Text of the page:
Our featured Wet Nose this week is a 10-year old Lab / Catahoula Mix. His name is Zeus, and he's waiting to be adopted at the Yellowstone Valley Animal Shelter.

Described by YVAS staff as one of the sweetest dogs every, Zeus came into the shelter as a stray, and has been there for about two weeks.

If your family would like to meet Zeus, or to find out more about adoption, CLICK HERE.

UPDATE: Last weeks featured Wet Nose, the wire-haired Dachshund named Barney, has officially been adopted. Our 100 percent adoption rate for animals featured on Wet Nose Wednesday is intact!

For families who need mouse control in their barns, stables, warehouses and shops, Yellowstone Valley Animal Shelter has their working cats program. According to their website, the service creates a "mutually beneficial partnership for at-risk cats and humans needing rodent control."

All working cats are fully-vetted, spayed / neutered, vaccinated, and ear-tipped. While there's no cost related to adopting a "working cat," YVAS asks for a donation to cover the expenses for veterinary care, including sterilization and vaccinations.

To adopt a working cat, YVAS requires you provide the following:

  • Shelter in a barn, garage, outbuilding, etc.
  • Daily food and water (cats cannot survive on mice alone).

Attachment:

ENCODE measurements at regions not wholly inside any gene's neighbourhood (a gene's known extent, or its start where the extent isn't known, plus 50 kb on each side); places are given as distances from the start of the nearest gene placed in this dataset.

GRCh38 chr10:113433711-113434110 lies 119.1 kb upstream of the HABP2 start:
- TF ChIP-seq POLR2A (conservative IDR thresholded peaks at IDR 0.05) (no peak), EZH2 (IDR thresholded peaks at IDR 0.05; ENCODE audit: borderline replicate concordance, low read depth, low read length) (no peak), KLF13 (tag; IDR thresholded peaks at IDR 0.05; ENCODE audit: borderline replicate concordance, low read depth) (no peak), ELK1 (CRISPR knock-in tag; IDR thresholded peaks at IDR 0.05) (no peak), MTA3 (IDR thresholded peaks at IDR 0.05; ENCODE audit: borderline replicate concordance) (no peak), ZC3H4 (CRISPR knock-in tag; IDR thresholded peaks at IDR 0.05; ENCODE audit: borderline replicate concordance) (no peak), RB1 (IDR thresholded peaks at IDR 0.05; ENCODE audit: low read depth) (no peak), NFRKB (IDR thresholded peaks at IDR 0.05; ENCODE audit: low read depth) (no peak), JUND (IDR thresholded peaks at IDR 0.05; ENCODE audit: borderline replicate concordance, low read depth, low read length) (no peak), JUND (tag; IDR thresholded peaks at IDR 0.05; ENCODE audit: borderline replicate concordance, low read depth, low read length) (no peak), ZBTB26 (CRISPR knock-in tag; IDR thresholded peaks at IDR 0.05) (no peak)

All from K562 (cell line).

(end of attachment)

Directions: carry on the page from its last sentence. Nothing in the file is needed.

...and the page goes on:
• Long term veterinary care.
  • A secure place to keep the cat(s) confined for the first two weeks while they acclimate to their new home.  YVAS can offer adopters a large kennel for this transitional period if needed.

LOOK: Here are the pets banned in each state

Because the regulation of exotic animals is left to states, some organizations, including The Humane Society of the United States, advocate for federal, standardized legislation that would ban owning large cats, bears, primates, and large poisonous snakes as pets.

Read on to see which pets are banned in your home state, as well as across the nation.

RANKED: Here Are the 63 Smartest Dog Breeds

Does your loyal pup's breed make the list? Read on to see if you'll be bragging to the neighbors about your dog's intellectual prowess the next time you take your fur baby out for a walk. Don't worry: Even if your dog's breed doesn't land on the list, that doesn't mean he's not a good boy--some traits simply can't be measured.

LOOK: The least obedient dog breeds